Critical Care Neurology

June 2009, Volume 15, Issue 3

Critical Care Neurology

June 2009, Vol.15, No.3

Guest Editor:

Michael N. Diringer, MD


Aaron E. Miller, MD

ISSN: 1080-2371

Online ISSN: 1538-6899

Faculty: PDF Only
CONTINUUM: Lifelong Learning in Neurology
June 2009 - Volume 15 - Issue 3, Critical Care Neurology - p 1-4
doi: 10.1212/01.CON.0000348811.22051.4a
Editor's Preface
Key Points
Issue Overview
Aaron E. Miller, MD


Aaron E. Miller, MD


CONTINUUM: Lifelong Learning in Neurology June 2009 - Volume 15 - Issue 3, Critical Care Neurology -p 11-12 doi: 10.1212/01.CON.0000348812.22051.91

In the 21st century, few, if any, therapeutic interventions have had as much impact in reducing mortality and morbidity from devastating neurologic disease as has the development of the modern intensive care unit (ICU). Pari passu with this change in venue for the treatment of life-threatening disorders has come scientific advancement in the understanding and management of critical medical and neurologic illness. Not unexpectedly, this has also resulted in the creation of the subspecialty of neurocritical care.

Today much of the care of the critically ill neurologic patient will be orchestrated by a neurointensivist. Often, however, such a highly trained subspecialist is unavailable, and critically ill neurologic patients may be treated in a medical or neurosurgical ICU. In such a situation, the expertise of the neurologist will be critical to the process of optimizing the outcome for these very sick patients. Even where a neurocritical care specialist is available, your role on the team caring for such patients remains highly important, and your knowledge about such illness and its management will be vital. For this issue of Continuum one of the country's foremost critical care neurologists, Dr Michael Diringer, has assembled an expert team of his colleagues to discuss some of the burning issues in this field.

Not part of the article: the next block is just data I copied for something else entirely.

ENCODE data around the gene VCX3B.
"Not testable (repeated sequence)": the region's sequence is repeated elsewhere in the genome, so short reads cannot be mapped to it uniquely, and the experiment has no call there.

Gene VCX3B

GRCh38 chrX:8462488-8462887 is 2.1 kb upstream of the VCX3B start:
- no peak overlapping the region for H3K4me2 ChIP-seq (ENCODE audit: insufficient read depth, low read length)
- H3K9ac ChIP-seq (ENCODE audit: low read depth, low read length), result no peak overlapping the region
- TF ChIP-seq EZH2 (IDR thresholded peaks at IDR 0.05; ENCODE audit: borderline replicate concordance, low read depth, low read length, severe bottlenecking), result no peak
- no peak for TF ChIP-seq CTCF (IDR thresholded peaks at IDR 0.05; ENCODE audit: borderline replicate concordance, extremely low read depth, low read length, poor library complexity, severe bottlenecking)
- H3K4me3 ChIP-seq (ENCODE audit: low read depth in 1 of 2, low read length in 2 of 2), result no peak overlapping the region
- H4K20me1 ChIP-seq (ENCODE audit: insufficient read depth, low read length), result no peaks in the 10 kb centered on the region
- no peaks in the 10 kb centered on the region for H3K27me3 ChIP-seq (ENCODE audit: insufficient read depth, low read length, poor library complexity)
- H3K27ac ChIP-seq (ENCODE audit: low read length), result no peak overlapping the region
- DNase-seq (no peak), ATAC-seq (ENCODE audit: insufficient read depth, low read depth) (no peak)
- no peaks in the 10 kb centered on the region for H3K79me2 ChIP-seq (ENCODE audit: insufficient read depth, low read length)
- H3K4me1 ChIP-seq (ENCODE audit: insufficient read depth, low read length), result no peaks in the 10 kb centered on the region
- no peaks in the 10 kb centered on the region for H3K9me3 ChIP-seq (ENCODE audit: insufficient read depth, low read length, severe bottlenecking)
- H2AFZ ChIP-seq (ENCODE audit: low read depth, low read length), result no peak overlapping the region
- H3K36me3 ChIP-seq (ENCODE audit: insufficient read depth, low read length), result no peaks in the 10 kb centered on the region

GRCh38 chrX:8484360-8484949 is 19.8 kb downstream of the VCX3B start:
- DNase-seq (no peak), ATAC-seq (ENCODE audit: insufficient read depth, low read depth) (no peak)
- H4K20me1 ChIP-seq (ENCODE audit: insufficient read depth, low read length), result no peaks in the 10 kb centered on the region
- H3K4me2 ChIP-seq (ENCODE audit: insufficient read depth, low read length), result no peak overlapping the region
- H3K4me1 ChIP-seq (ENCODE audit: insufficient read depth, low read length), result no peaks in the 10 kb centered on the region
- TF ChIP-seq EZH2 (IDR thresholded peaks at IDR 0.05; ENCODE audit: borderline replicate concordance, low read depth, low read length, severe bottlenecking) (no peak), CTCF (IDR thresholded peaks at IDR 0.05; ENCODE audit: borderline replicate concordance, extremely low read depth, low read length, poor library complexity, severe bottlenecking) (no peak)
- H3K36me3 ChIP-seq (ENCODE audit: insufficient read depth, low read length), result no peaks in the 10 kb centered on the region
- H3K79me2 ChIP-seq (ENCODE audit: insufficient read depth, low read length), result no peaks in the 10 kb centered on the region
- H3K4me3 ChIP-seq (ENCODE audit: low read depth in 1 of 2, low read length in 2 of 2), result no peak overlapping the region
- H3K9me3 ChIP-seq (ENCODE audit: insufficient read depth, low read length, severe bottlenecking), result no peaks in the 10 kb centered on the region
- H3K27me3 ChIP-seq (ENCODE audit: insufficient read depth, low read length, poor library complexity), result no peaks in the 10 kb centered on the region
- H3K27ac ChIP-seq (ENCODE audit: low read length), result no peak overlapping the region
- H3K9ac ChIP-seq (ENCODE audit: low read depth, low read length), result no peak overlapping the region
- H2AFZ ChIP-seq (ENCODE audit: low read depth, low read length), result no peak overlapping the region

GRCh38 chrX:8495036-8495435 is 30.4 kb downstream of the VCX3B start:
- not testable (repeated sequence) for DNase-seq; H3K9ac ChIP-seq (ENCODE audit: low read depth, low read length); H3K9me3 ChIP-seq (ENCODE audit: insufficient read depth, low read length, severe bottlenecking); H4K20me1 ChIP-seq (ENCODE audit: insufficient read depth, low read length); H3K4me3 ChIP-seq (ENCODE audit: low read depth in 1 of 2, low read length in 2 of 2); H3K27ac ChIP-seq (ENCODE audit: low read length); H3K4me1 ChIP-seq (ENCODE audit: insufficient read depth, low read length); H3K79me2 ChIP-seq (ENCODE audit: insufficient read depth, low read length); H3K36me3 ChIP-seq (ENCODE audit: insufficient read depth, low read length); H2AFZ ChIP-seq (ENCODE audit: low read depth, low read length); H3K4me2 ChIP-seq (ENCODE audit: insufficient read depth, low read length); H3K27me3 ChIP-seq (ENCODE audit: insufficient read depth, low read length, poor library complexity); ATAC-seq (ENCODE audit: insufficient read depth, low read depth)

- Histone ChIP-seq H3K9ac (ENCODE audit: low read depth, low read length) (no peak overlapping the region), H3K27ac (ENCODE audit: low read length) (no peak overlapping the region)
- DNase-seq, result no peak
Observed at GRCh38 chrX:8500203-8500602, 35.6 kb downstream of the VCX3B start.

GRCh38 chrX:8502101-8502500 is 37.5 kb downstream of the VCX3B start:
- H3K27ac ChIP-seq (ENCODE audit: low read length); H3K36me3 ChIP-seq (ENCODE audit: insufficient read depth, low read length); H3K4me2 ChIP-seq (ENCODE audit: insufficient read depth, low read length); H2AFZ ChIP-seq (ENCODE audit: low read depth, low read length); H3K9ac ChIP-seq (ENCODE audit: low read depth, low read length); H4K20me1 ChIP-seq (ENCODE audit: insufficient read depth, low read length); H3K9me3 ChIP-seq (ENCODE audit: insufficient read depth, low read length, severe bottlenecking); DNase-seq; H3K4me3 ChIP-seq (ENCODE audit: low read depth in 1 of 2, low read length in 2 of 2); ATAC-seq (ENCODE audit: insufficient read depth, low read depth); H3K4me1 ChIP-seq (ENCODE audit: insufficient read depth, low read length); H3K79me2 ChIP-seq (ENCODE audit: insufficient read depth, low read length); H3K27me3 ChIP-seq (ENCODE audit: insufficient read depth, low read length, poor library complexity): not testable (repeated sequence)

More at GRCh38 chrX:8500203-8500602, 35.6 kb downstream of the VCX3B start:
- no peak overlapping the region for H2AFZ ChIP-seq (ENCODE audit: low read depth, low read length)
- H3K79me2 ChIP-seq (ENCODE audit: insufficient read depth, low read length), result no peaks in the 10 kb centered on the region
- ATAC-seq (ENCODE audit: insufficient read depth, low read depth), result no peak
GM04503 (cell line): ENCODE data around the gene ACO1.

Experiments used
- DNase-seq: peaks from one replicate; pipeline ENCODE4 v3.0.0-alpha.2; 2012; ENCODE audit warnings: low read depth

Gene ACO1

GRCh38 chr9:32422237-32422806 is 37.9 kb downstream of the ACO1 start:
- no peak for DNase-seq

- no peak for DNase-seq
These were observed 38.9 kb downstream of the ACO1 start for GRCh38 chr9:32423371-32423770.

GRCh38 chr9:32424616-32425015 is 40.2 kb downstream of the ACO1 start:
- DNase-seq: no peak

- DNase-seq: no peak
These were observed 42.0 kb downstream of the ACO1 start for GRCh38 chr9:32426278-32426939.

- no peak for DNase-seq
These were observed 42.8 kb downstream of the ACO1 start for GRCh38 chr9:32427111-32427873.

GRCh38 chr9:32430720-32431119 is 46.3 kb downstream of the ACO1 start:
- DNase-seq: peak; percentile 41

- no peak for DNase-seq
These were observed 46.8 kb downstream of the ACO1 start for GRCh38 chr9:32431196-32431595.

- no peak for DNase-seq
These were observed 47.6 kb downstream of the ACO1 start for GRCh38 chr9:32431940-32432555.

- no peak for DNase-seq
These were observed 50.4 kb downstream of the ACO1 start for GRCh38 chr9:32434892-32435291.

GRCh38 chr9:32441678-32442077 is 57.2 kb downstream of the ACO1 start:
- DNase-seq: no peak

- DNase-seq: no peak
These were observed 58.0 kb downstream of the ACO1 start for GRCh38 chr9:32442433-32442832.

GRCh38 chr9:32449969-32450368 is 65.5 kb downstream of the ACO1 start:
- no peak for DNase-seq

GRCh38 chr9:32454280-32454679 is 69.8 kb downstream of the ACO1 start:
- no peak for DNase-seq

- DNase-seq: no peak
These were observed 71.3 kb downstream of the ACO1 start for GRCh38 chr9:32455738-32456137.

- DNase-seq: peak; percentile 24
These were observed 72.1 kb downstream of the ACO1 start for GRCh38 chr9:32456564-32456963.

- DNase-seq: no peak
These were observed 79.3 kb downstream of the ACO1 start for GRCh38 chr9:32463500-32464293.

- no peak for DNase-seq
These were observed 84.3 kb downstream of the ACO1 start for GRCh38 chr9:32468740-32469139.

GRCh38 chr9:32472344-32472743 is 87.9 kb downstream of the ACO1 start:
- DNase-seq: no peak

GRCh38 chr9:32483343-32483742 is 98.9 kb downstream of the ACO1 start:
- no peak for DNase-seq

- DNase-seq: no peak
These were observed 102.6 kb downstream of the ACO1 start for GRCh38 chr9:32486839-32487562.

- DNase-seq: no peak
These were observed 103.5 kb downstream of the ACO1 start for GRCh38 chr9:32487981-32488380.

Dr Alejandro Rabinstein kicks off the issue with a chapter entitled "Ethical Dilemmas in the Neurologic ICU: Withdrawing Life-Support Measures After Devastating Brain Injury," in which he makes the provocative observation that cessation of life support is the most common cause of death in the neurologic ICU. Dr J. Javier Provencio continues this theme in the subsequent chapter, "Evaluation and Prognosis of Coma: New Hope and Complicated Decisions." Being able to offer guidance to families about the prognosis of their loved one in coma is one of the most challenging tasks neurologists face. Dr Provencio thoughtfully presents the evidence to enable you to offer the most accurate assessment currently possible.

The hallmark of lifesaving care in the neurologic ICU has been the provision of modern and ever-improving respiratory care. In the next chapter, Dr Rajat Dhar discusses this matter in the context of several neurologic diseases that result in respiratory failure. Even though you are likely among the majority of neurologists who do not directly manage these complicated respiratory issues, you will surely benefit from a better understanding of such critical care. On the other hand, the management of acute ischemic stroke does regularly fall to the practicing neurologist, who will be updated by Dr Allyson Zazulia on a number of important matters such as the management of blood pressure, glucose, and cerebral edema, among others.